This is funny and we all like the Extormity humor but not too long ago I remember Sean over at HealthVault posting a blog post saying the same thing…you have done a good job so now take a break, but Extormity folks have the humor going for sure.
I do have to say as well I would laugh more at this if I didn’t agree as well:) We know technology works but since all of this kicked into high gear with the Obama administration, things got a lot more complicated, very quickly too, so yeah guys take that chill pill and give the CIOs and others a chance to catch up a bit as they need it, either that or start working in a little more compassion as the cheerleading phase has passed a while back and now folks are just trying to figure out how to do all that is on their plate and quit telling developers they are going to get rich, they may make a lot of money but cool down on the rich speeches as right now on the consumer side we have gluts of software in healthcare that nobody uses and way too much duplication without collaboration.
All the stuff is starting to look the same anymore with one small tweak so collaboration is what’s really needed to get apps that do more than “one thing” and please don’t mention the pregnant Mom texting program that horse has been ridden too long and is tired. This humorous video fits the times even more now than it did when Extormity put it out <grin>. BD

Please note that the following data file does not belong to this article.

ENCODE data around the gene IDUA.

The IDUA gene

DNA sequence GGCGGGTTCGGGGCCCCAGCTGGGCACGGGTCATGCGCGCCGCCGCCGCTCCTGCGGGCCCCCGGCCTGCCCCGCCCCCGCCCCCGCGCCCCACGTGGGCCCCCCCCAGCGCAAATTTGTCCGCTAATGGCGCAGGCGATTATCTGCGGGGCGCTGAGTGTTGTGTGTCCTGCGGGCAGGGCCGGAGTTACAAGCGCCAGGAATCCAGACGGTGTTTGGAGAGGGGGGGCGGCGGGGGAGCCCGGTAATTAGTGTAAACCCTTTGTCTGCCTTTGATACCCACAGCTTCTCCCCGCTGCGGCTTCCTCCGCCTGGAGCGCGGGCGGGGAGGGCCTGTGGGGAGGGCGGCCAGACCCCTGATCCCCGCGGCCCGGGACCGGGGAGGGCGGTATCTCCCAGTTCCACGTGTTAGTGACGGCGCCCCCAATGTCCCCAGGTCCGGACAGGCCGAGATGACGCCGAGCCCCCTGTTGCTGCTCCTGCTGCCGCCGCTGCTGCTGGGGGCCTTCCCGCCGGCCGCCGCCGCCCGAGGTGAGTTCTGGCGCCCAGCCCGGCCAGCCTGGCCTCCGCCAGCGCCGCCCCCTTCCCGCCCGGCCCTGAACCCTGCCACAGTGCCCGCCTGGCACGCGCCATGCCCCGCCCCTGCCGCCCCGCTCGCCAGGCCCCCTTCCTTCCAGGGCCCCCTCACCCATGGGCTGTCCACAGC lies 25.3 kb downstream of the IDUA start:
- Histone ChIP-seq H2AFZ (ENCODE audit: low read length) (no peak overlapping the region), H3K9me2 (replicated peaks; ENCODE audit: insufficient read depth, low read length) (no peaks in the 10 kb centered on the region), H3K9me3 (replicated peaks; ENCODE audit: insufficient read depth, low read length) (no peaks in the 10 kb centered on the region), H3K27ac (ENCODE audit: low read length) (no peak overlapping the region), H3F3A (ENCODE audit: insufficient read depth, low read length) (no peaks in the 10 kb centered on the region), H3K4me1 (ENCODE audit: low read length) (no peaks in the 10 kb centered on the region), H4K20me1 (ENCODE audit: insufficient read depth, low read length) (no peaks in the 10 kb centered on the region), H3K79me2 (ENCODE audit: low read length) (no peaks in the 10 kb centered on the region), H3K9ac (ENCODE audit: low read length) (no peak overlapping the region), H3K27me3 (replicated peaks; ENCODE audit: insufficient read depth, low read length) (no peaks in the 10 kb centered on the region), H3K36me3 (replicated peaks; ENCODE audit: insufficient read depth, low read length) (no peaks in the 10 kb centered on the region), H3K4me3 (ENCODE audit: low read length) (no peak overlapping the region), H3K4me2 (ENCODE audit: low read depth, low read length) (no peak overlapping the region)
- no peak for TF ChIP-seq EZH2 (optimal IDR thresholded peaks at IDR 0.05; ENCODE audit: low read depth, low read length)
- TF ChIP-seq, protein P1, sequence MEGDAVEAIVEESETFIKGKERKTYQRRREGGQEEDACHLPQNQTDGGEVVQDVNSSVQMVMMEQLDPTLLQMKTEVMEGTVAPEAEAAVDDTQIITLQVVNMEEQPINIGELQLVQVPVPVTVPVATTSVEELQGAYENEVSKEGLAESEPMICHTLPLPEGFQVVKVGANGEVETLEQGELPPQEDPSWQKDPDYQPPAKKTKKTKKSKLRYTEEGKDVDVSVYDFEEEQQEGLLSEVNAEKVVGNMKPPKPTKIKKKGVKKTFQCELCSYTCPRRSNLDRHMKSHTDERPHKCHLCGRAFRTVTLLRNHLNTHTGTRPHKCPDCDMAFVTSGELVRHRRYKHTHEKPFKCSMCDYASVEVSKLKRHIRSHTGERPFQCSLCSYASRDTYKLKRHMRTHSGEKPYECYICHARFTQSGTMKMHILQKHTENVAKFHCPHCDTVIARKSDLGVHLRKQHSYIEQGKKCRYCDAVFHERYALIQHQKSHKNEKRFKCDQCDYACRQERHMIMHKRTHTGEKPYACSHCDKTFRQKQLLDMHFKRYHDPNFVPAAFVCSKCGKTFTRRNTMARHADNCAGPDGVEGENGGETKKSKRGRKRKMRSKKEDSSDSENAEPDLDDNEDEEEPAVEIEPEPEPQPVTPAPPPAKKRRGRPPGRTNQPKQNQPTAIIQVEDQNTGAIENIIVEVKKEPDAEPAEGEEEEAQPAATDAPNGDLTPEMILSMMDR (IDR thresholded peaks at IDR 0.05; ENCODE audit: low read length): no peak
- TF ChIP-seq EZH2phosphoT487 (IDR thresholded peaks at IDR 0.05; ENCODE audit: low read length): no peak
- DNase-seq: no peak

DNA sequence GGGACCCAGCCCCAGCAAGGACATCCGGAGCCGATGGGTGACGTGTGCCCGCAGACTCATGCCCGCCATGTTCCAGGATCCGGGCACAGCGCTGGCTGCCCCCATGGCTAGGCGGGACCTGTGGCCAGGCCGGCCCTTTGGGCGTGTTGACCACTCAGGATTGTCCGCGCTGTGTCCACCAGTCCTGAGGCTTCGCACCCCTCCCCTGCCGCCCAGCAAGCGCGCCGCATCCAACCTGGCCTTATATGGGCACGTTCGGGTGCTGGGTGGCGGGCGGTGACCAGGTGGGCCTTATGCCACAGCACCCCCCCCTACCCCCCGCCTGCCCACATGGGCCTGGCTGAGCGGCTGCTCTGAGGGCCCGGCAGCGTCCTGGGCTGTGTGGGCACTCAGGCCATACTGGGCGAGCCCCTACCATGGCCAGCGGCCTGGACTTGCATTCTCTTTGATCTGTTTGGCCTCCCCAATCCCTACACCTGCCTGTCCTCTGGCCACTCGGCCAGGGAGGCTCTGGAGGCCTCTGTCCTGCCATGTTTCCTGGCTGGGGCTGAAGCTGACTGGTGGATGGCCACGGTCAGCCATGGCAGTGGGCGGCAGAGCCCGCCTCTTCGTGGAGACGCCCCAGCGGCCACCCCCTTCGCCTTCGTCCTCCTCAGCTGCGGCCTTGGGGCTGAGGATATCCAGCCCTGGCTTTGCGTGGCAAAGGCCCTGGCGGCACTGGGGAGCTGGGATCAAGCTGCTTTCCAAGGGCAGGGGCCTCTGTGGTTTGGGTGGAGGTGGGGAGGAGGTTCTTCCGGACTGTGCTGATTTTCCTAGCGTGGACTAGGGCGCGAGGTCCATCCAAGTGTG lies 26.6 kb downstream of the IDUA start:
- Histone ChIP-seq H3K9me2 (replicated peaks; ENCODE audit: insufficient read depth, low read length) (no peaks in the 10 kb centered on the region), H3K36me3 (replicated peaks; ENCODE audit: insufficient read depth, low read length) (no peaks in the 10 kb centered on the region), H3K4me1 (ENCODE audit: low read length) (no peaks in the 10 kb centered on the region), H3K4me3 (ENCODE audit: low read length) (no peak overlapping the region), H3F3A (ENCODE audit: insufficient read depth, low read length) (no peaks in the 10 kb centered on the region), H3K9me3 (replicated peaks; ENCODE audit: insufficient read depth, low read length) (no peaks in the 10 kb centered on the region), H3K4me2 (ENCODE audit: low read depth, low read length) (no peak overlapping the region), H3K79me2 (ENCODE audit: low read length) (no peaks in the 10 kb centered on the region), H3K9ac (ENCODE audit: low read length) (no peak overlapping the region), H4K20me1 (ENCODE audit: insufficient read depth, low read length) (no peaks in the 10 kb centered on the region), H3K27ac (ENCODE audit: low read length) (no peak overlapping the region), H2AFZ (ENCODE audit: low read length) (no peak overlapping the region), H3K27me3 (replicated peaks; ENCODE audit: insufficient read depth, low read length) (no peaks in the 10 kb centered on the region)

Brantley Whittington, fictional CEO of make-believe electronic health record vendor Extormity, is urging Aneesh Chopra, Farzad Mostashari and Todd Park to tone down their optimism and exuberance about the clinical benefits and cost savings associated with implementing health information technology.
Whittington, speaking to reporters from the offices of a K Street lobbying firm in Washington, D.C., expressed dismay at the unbridled enthusiasm exhibited by White House, ONC and HHS officials. "For years, vendors like Extormity have worked hard to cultivate a healthcare IT culture that combines complexity with closed-mindedness, creating a pervasive and stifling sense of futility."
"Instead of the sober and staid leadership we are accustomed to, these gentlemen are inspiring new models of industry development," added Whittington. "The Direct Project is a great example of supercharged public/private collaboration designed to simplify the flow of health information without spending a dime of taxpayer money. This may benefit patients and providers, but the lack of convoluted infrastructure does little for the Extormity bottom line."
"While I have been known to muster up some counterfeit fervor for shareholder meetings, the consistent passion and zeal demonstrated by these officials is proving disruptive to those of us dedicated to proprietary and expensive solutions," added Whittington. "I suggest dialing back the levels on the gusto meter to preserve the status quo, stifle meaningful innovation and ensure consistent and sizable returns to a handful of large healthcare IT vendors."